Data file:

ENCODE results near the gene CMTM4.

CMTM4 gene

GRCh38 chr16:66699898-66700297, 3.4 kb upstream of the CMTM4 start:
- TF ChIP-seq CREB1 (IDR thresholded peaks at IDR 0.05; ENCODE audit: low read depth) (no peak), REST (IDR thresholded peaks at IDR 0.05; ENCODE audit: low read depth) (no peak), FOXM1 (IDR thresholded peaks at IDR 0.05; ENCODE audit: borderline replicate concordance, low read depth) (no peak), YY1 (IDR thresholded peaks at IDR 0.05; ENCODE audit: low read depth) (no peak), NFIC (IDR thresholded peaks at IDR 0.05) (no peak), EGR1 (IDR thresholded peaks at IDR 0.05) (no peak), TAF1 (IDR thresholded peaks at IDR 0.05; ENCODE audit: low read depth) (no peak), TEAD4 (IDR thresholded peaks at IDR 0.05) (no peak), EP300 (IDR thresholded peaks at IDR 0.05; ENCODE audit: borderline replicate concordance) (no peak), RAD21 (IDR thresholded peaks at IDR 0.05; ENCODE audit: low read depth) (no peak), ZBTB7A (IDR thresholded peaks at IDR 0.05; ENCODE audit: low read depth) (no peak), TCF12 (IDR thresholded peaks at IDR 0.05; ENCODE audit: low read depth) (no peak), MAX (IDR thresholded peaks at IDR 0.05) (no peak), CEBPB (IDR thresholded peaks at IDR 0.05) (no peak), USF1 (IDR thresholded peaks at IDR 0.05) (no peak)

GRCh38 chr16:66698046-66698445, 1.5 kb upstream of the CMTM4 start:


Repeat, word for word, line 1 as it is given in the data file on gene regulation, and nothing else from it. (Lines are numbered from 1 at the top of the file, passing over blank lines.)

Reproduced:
ENCODE results near the gene CMTM4.